Compulsory Schooling Laws Aren’t Progressive, They’re Inhumane

Someone asked me recently if I could wave a magic wand and do one thing to improve American education what would it be. Without hesitation, I replied: Eliminate state compulsory schooling statutes. Stripping the state of its power to define and control education under a legal threat of force is a necessary step in pursuit of education freedom and parental empowerment.

Some argue that compulsory schooling laws are no big deal. After all, they say, private schooling and homeschooling are legal in all 50 states, so state control of education is limited. While it’s true that some parents may have access to government schooling alternatives, many states require private schools to receive authorization in order to operate. Despite ongoing efforts to expand education choice mechanisms, most parents have no choice but to send their child to an assigned district school.Homeschoolers in most states must comply with state or local reporting mandates that in some areas require homeschoolers to take standardized tests or meet state-determined curriculum requirements.

These hoops are for those lucky enough to jump out of compulsory mass schooling. Despite ongoing efforts to expand education choice mechanisms, like Education Savings Accounts (ESAs), vouchers, and tax-credit scholarship programs, most parents have no choice but to send their child to an assigned district school. Even if their child is being relentlessly bullied, even if they don’t feel that the academic environment is rigorous enough, even if they may personally disagree with some of the district’s ideological underpinnings—these parents are required by law to send their child to the appointed public school.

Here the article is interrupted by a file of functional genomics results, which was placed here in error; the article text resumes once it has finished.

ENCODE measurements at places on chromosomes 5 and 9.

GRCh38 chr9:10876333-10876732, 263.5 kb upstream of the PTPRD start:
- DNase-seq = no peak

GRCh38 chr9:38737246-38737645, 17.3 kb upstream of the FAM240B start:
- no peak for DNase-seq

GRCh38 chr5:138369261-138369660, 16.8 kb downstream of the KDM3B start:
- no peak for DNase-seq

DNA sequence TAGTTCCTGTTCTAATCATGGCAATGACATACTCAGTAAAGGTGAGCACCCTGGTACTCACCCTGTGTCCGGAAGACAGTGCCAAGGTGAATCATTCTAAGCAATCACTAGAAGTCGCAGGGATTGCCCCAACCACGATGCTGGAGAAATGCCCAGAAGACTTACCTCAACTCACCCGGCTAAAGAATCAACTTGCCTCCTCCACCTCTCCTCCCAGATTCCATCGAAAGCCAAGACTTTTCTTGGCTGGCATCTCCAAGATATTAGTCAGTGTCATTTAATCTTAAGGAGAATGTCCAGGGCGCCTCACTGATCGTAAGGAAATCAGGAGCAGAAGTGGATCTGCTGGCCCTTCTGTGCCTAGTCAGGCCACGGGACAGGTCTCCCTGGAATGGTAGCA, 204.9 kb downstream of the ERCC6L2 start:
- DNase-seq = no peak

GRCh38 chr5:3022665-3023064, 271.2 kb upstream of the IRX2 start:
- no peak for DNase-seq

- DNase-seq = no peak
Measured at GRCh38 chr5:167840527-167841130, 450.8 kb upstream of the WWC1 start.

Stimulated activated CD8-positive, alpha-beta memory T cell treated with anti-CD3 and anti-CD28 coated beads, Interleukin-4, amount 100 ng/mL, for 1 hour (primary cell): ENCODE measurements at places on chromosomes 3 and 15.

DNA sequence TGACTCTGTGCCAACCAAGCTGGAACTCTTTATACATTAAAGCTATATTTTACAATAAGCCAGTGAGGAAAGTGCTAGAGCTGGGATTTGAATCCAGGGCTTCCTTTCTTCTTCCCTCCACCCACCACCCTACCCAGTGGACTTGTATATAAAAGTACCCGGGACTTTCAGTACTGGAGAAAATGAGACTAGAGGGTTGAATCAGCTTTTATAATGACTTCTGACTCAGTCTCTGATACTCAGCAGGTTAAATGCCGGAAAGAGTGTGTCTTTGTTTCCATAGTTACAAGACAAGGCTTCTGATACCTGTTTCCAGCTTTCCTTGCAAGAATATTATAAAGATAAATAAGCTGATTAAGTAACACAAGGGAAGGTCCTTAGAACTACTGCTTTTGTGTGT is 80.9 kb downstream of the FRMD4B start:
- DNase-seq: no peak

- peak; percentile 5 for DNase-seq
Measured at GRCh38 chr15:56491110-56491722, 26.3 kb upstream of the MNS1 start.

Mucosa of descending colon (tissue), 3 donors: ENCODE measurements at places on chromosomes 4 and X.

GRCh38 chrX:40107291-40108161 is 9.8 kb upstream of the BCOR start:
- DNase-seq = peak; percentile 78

And what if they don’t?

Truancy and Neglectful Parenting

Truancy laws, which originate from a state’s compulsory schooling statutes, grant the full power of the state to come after parents whose children may have spotty attendance records. An in-depth article in HuffPost recently revealed the damaging impact these laws can have on families and children, with parents being pulled out of their homes in handcuffs and sent to jail.

For Cheree Peoples, one of the parents spotlighted in the article whose daughter misses school frequently due to sickle cell anemia that frequently leaves her hospitalized and in pain, enforcement of these truancy laws has been extreme, adding to the stress of her already difficult life caring for a chronically ill child. Awakened in the early hours by police officers who arrested her for truancy, she told the HuffPost: “You would swear I had killed somebody.”